Fukuda also credits his teacher with exposing him to classical guitar music through LPs of Beethoven and Mozart; he became enthralled with the diversity of the genre and its possibilities. He was particularly taken by a concert by the (now pre-eminent) Australian guitar virtuoso John Williams in 1969, which Fukuda attended at only 13 years old. There was no turning back; then and there, he decided to become a classical concert guitarist.
It was to be a lifelong love affair. He left Japan to study the guitar at L’Ecole Normale de Musique de Paris under maestro Alberto Ponce, graduating in 1978 with the premier prix and a performer’s diploma. He continued his studies at the Accademia Musicale Chigiana in Siena, Italy, with maestro Oscar Ghiglia, graduating in 1980 with the highest-honour diploma. In 1981 he found fame, winning first prize in the prestigious 23rd Paris International Guitar Competition.
Yet all that was half a lifetime ago. Fukuda’s come a long way since, but like any musician worth his strings, he’s surrounded by good companions. Over the years, he’s acquired several guitars that he continues to play today, including an RF Lacote (1840) made in France that he uses to play French and early Spanish music, and a Gaetano Guadagnini (1829), a valuable instrument he plays often in concert (and considers his treasure). In Singapore, he will play a $16,000 modern guitar made by good friend Masaki Sakurai.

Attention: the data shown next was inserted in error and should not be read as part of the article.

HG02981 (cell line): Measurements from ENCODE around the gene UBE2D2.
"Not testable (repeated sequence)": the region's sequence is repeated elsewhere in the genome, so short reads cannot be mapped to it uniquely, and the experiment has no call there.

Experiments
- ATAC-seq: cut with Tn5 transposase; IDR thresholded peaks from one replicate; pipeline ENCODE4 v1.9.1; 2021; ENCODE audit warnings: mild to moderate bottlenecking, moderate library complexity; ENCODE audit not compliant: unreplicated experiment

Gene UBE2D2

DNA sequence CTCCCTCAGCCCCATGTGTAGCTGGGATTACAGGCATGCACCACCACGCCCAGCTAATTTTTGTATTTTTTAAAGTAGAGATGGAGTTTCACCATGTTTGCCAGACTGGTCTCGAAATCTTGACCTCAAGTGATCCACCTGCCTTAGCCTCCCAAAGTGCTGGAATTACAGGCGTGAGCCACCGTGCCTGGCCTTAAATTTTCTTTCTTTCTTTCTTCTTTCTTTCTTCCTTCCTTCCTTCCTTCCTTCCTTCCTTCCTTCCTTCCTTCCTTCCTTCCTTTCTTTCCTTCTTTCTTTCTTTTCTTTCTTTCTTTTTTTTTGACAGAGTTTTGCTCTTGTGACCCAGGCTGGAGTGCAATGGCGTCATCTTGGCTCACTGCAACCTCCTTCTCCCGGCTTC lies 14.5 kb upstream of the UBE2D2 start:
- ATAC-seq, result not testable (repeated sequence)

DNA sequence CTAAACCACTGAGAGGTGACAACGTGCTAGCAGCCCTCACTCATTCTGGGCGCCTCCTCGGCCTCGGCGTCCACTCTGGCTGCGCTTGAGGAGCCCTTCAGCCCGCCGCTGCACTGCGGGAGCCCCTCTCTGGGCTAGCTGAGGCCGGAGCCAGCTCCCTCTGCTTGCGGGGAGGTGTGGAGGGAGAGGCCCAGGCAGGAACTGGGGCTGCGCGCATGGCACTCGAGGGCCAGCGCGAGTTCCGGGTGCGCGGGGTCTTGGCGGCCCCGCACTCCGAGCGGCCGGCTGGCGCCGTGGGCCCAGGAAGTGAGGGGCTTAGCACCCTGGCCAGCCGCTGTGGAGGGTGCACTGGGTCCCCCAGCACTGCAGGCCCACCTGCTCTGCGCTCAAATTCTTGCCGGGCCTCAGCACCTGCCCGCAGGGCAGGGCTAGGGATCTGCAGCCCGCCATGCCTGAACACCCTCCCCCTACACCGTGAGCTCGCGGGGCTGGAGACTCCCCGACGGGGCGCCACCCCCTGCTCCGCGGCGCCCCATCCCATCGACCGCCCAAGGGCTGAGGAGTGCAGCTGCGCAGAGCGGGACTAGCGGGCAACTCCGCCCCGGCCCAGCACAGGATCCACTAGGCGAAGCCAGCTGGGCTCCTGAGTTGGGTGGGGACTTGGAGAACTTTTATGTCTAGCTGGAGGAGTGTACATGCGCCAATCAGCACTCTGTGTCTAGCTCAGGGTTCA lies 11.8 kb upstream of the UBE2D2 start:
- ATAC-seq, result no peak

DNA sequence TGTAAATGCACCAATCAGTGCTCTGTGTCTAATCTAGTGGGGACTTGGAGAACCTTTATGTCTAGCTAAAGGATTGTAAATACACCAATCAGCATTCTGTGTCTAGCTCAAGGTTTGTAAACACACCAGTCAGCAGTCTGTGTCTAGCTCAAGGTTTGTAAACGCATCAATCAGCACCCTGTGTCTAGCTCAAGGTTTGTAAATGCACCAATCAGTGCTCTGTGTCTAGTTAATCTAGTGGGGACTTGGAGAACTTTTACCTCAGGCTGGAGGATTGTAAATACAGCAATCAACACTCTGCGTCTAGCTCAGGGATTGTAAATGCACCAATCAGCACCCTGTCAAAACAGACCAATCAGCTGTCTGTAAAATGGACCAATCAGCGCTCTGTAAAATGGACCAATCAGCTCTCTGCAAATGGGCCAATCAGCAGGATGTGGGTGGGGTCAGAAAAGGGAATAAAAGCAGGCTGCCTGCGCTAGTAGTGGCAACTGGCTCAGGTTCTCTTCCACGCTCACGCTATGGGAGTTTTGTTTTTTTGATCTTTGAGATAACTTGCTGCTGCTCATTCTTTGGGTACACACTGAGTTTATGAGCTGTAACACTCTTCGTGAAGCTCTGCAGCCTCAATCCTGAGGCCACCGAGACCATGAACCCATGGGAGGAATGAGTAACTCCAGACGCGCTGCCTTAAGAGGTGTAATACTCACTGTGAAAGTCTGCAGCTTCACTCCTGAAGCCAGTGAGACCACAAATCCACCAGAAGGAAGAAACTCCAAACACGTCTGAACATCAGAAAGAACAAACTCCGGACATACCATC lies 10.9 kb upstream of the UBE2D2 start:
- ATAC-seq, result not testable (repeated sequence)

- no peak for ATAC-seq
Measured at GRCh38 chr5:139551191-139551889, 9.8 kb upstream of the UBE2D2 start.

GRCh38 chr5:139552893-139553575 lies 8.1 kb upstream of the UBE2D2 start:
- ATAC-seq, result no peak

Born outside of the European musical tradition, Fukuda has made it his mission chanceto try to understand the meaning in the music he plays, yet stay objective as well. ‘I always considered myself foremost a Japanese, and because of my nationality I can watch the Western music world from the outside,’ he says. ‘For example, if I were a Spanish-born guitarist [playing Spanish music], I could only search for the truth of the music from the inside. From where I am, I feel I am always the same “distance” from all kinds of music, be it the French Impressionists, Spanish or the Viennese modernists.’
It’s this musical candidness that shines through his performances of Bach, among a host of other composers. He has recorded more than 50 CDs, LDs and DVDs, the latest of which is a CD of the Spanish guitarist-composer Joaquin Rodrigo’s famous ‘Concierto de Aranjuez’, a central piece in the repertoire of every classical guitarist.
In fact, Fukuda’s Singapore recital has a heavy emphasis on Spanish and Latin American music, such as Isaac Albeniz’s haunting ‘Asturias’, one of the most famous pieces for guitar that was not originally written for the instrument, as well as works by Sor, Enrique Granados, Heitor Villa-Lobos and the mysteriously titled ‘El Arpa y La Sombra’ (The Harp and the Shadow), dedicated to Fukuda by Cuban composer Leo Brouwer.
Is there a composer Fukuda wishes would have written a piece for the guitar? ‘If I could go back in a time machine, I would ask Beethoven to write a concerto,’ he muses. ‘Maybe in the near future we will have another Bach or Mozart.’ Until then, his commitment to classical guitar and developing its repertoire will ensure it remains a concert instrument to be reckoned with.
Fukuda pulls strings on 5 Dec, see here for full details on the International Guitar Festival.